Google has reintroduced its Translate mobile apps to China, where they can now be accessed and used without the need for software to bypass local censorship.
The U.S. tech giant left China more than seven years ago when it redirected its local search engine to Hong Kong and many of its services are censored in the country. Today’s low-key relaunch marks the first time it has revived a service specifically for users in China.
Google has maintained a web-based version of Translate that has been accessible since its China exit, but with half of China’s 1.4 billion population using the internet on mobile, according to the latest government figures, these apps will give the service wider reach. The iOS version of Translate is available in the Chinese App Store, while Google is directing Android users to a direct download from its servers here. Previously, those in China could only use the app when connected to a VPN to evade the government’s internet censorship system.
“Google Translate has been available in China for more than eight years. Today, we’re making our Translate app work better for Chinese users,” a spokesperson told TechCrunch.
The apps will be maintained by Google’s joint-venture in China, which runs the services it has remaining there, and will be subject to any government-issued requests or censorship, Google confirmed.
Google added that users of the Chinese version have full access to the service, which includes Word Lens, the feature that translates text from photos snapped inside the app. Word Lens gained support Chinese last year and Chinese was the first language Google picked for its new machine learning translation technology, which went live last September and hugely advanced the way the service works.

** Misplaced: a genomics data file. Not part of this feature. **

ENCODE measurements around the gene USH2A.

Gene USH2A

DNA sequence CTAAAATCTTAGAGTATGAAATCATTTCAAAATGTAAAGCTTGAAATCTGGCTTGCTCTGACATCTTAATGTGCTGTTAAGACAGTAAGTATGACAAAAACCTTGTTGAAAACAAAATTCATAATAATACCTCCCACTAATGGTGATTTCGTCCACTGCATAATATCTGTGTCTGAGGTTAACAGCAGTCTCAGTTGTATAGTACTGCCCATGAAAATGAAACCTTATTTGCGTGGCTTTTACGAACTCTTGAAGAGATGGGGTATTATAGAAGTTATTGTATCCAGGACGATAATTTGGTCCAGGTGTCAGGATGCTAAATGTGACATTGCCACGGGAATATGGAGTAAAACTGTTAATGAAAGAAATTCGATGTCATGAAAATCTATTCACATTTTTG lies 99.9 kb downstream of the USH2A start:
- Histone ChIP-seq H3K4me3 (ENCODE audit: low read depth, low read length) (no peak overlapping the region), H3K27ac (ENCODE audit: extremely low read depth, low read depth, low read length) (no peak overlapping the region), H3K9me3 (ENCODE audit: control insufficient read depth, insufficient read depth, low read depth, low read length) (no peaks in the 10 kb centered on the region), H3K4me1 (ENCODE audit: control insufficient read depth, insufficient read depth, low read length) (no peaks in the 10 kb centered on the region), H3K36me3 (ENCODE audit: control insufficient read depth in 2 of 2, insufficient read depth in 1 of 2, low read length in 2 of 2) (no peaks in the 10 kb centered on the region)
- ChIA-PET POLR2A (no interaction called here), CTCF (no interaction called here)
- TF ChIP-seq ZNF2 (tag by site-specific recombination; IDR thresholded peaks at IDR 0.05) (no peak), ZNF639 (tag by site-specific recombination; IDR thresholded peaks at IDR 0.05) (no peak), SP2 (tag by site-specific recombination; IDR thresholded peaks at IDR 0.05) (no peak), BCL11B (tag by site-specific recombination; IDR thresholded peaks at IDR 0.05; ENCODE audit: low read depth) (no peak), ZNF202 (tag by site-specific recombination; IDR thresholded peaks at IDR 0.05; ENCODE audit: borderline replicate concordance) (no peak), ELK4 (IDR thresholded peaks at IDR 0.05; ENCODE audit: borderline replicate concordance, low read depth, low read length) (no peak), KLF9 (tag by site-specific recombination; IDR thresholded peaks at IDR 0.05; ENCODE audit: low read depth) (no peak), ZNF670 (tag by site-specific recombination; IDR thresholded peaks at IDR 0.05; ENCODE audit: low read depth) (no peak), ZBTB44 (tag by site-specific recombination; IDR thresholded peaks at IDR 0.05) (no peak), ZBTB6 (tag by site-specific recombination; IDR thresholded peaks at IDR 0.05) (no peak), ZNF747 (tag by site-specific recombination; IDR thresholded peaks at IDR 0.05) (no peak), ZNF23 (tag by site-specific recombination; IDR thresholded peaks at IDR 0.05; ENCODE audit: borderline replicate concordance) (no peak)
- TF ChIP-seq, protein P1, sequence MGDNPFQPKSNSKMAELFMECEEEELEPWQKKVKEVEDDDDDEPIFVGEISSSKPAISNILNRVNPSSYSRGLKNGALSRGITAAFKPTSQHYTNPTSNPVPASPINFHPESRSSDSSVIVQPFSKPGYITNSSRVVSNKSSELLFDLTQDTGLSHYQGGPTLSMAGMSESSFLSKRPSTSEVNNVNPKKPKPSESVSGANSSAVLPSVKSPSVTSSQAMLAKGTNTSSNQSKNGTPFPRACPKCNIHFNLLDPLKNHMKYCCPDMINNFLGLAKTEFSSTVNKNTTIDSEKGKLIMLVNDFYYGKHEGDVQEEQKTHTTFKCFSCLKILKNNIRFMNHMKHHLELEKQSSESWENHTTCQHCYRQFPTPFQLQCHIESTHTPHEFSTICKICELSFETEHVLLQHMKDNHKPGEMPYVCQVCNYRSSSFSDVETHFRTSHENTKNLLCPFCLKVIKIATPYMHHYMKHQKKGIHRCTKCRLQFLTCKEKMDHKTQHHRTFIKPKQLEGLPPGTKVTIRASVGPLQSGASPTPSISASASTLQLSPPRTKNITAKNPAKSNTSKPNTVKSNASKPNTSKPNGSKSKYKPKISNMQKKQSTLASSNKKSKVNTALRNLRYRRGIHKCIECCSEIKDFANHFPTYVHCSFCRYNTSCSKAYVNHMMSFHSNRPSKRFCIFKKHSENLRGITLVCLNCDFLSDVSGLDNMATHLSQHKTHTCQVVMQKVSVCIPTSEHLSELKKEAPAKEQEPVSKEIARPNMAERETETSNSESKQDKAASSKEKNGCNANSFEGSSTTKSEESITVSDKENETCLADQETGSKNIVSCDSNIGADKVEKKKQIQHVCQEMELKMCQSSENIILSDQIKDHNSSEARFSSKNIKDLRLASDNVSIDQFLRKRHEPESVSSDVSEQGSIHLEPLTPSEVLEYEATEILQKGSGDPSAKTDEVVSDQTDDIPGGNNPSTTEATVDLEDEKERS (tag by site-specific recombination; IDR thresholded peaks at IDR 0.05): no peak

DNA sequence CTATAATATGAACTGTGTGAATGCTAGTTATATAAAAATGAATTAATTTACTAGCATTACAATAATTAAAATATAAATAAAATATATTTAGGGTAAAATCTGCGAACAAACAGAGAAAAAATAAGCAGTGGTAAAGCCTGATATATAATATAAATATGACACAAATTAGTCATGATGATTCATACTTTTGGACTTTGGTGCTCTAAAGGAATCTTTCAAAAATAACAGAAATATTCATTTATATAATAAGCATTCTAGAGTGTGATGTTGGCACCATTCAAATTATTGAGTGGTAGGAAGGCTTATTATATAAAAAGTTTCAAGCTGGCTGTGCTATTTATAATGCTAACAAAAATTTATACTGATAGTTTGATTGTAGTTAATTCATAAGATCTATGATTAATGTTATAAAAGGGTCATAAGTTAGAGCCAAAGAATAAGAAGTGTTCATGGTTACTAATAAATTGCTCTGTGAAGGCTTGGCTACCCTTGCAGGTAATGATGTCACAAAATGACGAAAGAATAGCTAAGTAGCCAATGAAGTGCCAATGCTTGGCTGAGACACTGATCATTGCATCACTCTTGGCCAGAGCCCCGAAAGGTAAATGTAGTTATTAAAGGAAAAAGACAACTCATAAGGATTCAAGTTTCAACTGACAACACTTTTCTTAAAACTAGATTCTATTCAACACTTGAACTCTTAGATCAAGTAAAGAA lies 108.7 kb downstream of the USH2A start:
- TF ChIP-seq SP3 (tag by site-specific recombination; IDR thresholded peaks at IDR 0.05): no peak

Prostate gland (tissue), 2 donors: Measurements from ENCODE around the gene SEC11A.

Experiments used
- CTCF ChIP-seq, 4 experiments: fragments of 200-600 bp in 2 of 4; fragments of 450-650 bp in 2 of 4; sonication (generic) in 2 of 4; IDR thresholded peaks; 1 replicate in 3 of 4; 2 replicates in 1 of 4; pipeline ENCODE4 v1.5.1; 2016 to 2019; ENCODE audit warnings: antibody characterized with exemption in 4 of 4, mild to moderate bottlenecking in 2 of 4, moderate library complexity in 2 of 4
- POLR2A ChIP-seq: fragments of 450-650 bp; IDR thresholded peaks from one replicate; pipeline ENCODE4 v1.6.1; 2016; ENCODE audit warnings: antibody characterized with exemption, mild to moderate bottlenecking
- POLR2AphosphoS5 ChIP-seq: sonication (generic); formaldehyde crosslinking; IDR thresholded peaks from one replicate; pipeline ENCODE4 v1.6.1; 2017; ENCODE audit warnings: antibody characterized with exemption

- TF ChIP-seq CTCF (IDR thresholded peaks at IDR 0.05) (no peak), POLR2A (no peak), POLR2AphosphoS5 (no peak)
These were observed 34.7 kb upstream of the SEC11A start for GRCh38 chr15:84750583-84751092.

“With today’s update, we’re hoping to make the Translate experience better for Chinese users, helping break down language barriers by connecting people around the world,” Google wrote in a blog post.
The launch was applauded by GreatFire, a nonprofit group that tracks internet censorship in China and has helped the BBC, The New York Times and other media beat Chinese censors.
“I am encouraged that Google is making the app available for direct download, in essence thwarting censorship of the Google Play store in China,” said Charlie Smith, the organization’s pseudonymous head.
“I hope that Google will provide support and guidance to app developers who want to adopt similar tactics and I applaud Google for finally deploying an effective anti-censorship initiative in China,” Smith added.
Publicly, at least, Google is saying that the launch of the Chinese version of the app is about giving more options to Chinese internet users, who also have services from Baidu and other Chinese companies available, but today’s news marks a notable advance on its China strategy.
Translate won’t generate revenue for Google, but it may boost its visibility among Chinese internet users. Potentially, it sets a precedent for introducing China-specific versions of other Google apps and services in the future, although the company declined to comment when we asked it about that directly.
Then there’s also the possibility that this launch is a litmus test or precursor to the re-introduction of Google Play in China.
Reuters, The Information and other media have consistently reported over the past year that Google harbors ambitions to bring the Google Play Store to Chinese soil. Despite the rumblings, there’s been no concrete advance on this apparent objective. Even then, there’s no guarantee that any such move would be successful. China’s Android ecosystem is dominated by a number of third-party app stores, including 91 Wireless (acquired by Baidu for $1.9 billion in 2013), Alibaba-owned Wandoujia and offerings from Tencent and Xiaomi.
China’s colossal base of more than 730 million internet users has turned it into an important market for mobile. The country recently overtook the U.S. to become the world’s most lucrative market for iOS app developers, and it’s a market where Google has little footprint. The company connected China-based developers with its global app store footprint two years ago, but it’s no surprise that Google is reported to be exploring the possibilities inside China.